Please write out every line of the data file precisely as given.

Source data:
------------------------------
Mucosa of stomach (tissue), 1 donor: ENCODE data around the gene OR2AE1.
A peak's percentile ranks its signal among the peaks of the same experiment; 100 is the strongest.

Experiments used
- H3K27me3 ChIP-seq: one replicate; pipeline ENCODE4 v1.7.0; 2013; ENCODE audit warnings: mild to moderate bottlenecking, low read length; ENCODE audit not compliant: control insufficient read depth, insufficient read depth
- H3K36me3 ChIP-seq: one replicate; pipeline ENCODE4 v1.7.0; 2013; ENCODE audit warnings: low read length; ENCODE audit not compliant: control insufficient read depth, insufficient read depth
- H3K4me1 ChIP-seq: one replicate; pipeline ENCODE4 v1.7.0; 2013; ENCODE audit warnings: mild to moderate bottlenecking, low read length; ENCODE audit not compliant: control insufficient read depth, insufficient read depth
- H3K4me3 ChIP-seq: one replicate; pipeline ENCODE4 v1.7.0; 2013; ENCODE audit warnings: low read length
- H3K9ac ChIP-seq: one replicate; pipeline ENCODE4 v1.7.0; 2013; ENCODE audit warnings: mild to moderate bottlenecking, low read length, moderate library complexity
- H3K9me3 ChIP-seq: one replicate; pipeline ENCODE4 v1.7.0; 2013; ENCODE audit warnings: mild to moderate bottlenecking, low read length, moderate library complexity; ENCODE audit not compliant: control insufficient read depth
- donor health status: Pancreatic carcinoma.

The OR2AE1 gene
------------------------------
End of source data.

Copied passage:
Mucosa of stomach (tissue), 1 donor: ENCODE data around the gene OR2AE1.
A peak's percentile ranks its signal among the peaks of the same experiment; 100 is the strongest.

Experiments used
- H3K27me3 ChIP-seq: one replicate; pipeline ENCODE4 v1.7.0; 2013; ENCODE audit warnings: mild to moderate bottlenecking, low read length; ENCODE audit not compliant: control insufficient read depth, insufficient read depth
- H3K36me3 ChIP-seq: one replicate; pipeline ENCODE4 v1.7.0; 2013; ENCODE audit warnings: low read length; ENCODE audit not compliant: control insufficient read depth, insufficient read depth
- H3K4me1 ChIP-seq: one replicate; pipeline ENCODE4 v1.7.0; 2013; ENCODE audit warnings: mild to moderate bottlenecking, low read length; ENCODE audit not compliant: control insufficient read depth, insufficient read depth
- H3K4me3 ChIP-seq: one replicate; pipeline ENCODE4 v1.7.0; 2013; ENCODE audit warnings: low read length
- H3K9ac ChIP-seq: one replicate; pipeline ENCODE4 v1.7.0; 2013; ENCODE audit warnings: mild to moderate bottlenecking, low read length, moderate library complexity
- H3K9me3 ChIP-seq: one replicate; pipeline ENCODE4 v1.7.0; 2013; ENCODE audit warnings: mild to moderate bottlenecking, low read length, moderate library complexity; ENCODE audit not compliant: control insufficient read depth
- donor health status: Pancreatic carcinoma.

The OR2AE1 gene